National initiative provides road map for improving quality, patient experience
Physicians at The University of Vermont Medical Center are taking a “high-value care” approach to improving patient experiences while reducing risk and cost.
In June 2012, pulmonologist Polly Parsons, MD, chief of the Department of Medicine, challenged her faculty to submit ideas for high-value care projects using the American Board of Internal Medicine Foundation’s Choosing Wisely suggestions as examples.
We have the opportunity to draw blood without that additional needle stick.
Justin Stinnett-Donnelly, MD, Value Care Initiative coordinator
“The goal is to create a process for members of our provider and clinical community – those working at the bedside – to generate ideas on how to improve the value of the care that we deliver,” says Justin Stinnett-Donnelly, MD, Value Care Initiative coordinator for the department.
Stinnett-Donnelly, also a clinical assistant professor at Larner College of Medicine, gave an example of a current project: improving the care of dialysis inpatients. “Hospitalized chronic dialysis patients undergo treatment three times per week. They may have blood drawn early in the morning with a needle stick for laboratory monitoring, then move to dialysis, where their vascular system is accessed again. We have the opportunity to draw blood without that additional needle stick.”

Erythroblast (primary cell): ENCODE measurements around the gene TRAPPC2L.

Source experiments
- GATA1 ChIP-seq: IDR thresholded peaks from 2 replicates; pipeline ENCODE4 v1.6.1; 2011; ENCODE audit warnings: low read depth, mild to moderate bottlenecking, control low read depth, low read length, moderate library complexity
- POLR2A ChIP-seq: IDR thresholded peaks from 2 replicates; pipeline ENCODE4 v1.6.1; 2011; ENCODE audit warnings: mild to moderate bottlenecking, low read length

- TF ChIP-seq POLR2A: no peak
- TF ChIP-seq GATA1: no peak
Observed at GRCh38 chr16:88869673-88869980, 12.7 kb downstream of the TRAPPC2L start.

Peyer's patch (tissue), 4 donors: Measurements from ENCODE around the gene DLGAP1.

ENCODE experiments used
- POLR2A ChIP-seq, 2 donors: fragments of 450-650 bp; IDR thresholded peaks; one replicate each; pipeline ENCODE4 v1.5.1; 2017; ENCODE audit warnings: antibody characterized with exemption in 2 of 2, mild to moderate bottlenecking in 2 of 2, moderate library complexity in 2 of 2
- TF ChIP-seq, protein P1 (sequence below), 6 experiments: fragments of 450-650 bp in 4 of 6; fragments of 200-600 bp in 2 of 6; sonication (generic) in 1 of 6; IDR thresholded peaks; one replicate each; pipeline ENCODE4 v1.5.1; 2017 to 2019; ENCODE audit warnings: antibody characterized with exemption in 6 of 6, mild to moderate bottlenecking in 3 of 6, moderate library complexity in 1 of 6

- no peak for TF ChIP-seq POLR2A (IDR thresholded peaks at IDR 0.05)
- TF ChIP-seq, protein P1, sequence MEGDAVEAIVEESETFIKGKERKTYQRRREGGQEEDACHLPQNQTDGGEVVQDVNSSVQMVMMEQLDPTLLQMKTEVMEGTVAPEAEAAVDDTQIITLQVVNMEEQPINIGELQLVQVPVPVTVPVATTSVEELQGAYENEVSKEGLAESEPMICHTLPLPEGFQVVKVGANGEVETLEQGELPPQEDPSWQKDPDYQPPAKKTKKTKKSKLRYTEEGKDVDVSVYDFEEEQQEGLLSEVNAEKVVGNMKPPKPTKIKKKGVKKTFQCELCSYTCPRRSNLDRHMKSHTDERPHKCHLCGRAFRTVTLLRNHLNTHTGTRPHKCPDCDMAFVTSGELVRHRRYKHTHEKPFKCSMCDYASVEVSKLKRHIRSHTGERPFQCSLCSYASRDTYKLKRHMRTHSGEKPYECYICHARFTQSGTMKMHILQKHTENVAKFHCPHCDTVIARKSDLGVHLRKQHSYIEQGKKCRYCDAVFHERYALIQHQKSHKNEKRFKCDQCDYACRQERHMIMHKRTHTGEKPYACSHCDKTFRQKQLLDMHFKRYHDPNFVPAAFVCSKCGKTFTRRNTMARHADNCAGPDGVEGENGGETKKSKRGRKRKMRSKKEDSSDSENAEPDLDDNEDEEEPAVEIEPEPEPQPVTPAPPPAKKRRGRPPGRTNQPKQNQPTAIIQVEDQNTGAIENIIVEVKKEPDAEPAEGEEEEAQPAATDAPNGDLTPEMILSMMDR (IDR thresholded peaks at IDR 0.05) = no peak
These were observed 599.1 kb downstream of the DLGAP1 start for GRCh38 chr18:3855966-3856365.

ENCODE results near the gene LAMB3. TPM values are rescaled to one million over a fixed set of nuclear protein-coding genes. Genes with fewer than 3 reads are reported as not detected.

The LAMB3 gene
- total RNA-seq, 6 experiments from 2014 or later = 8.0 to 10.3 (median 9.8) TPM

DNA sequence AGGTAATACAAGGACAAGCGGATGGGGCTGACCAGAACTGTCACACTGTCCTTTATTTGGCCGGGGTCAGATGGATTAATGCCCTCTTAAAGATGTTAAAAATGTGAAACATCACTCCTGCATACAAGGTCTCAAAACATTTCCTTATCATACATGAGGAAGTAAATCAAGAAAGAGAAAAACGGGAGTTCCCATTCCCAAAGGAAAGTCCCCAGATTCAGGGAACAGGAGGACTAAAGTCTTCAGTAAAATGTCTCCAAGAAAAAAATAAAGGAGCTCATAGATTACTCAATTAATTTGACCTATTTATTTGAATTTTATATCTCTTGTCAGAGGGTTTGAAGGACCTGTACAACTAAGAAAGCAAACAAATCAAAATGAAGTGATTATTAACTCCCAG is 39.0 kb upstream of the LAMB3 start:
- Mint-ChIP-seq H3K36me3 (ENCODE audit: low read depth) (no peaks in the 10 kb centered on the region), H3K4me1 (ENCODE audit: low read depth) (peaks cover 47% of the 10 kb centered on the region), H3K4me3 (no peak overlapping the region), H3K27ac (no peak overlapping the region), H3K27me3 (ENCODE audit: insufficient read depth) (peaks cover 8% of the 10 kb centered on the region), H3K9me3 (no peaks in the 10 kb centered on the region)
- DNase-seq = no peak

Limiting phlebotomy reduces the patient’s pain and blood loss (dialysis patients have a reduced ability to make new red blood cells).
To address this opportunity, a group of physicians, nurses, phlebotomists, quality improvement specialists and members of the electronic health record staff worked to find ways to have non-urgent blood draws done during dialysis.
The department’s goal is to expand this process to other network hospitals.
Other completed projects include:
- 72 percent reduction in the use of lab testing for levels of blood urea nitrogen and creatinine in hospitalized patients with end-stage renal disease who are on hemodialysis
- 90 percent reduction in DXA bone-density scans on women older than 65 who had no documented clinical risk factors for early osteoporosis
- 71 percent reduction in the use of portable chest X-rays in mechanically ventilated patients on days they were not intubated and had no procedures performed